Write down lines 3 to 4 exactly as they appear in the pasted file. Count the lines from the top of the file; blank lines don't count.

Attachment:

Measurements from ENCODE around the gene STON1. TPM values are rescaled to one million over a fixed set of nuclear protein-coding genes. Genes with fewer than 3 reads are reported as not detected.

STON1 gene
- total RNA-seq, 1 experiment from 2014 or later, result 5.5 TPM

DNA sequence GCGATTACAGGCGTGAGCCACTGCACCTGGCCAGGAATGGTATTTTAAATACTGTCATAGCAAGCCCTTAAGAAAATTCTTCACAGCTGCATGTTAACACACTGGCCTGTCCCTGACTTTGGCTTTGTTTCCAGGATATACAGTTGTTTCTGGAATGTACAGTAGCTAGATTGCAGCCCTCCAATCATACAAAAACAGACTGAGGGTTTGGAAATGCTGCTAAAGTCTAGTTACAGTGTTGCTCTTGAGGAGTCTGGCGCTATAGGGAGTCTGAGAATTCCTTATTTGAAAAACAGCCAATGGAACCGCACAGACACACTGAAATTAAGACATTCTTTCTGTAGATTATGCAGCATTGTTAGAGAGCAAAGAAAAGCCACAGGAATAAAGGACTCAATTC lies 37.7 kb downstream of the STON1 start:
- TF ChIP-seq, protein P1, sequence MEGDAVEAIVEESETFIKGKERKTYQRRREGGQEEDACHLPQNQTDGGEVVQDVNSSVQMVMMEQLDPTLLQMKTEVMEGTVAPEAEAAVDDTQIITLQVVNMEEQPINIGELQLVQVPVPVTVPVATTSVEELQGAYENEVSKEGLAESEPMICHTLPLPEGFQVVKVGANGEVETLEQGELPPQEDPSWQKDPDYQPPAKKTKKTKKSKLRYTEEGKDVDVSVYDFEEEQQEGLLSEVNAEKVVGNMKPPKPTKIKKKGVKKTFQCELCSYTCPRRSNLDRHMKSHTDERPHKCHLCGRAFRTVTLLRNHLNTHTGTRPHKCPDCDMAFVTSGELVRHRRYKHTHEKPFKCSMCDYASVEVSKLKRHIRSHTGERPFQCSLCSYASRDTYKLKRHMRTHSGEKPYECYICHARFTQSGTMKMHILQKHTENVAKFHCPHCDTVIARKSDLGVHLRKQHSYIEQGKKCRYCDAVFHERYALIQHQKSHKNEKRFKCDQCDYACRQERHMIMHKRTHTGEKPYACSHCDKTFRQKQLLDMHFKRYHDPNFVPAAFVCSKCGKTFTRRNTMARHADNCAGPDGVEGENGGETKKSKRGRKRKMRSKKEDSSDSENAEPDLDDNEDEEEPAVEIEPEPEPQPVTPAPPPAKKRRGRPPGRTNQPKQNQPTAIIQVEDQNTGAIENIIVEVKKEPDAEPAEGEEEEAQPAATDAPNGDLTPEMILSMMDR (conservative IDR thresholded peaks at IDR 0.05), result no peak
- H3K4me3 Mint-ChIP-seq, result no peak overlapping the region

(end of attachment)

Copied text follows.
- total RNA-seq, 1 experiment from 2014 or later, result 5.5 TPM

DNA sequence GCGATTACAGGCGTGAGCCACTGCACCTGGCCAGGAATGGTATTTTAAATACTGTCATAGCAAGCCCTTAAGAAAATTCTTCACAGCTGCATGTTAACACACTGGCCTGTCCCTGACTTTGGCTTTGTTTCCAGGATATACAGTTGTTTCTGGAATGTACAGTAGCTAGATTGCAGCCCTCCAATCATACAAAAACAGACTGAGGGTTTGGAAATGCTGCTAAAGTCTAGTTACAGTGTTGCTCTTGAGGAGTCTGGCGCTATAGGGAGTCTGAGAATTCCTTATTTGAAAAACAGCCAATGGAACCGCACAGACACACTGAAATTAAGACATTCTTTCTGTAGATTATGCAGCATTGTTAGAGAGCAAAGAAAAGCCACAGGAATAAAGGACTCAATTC lies 37.7 kb downstream of the STON1 start: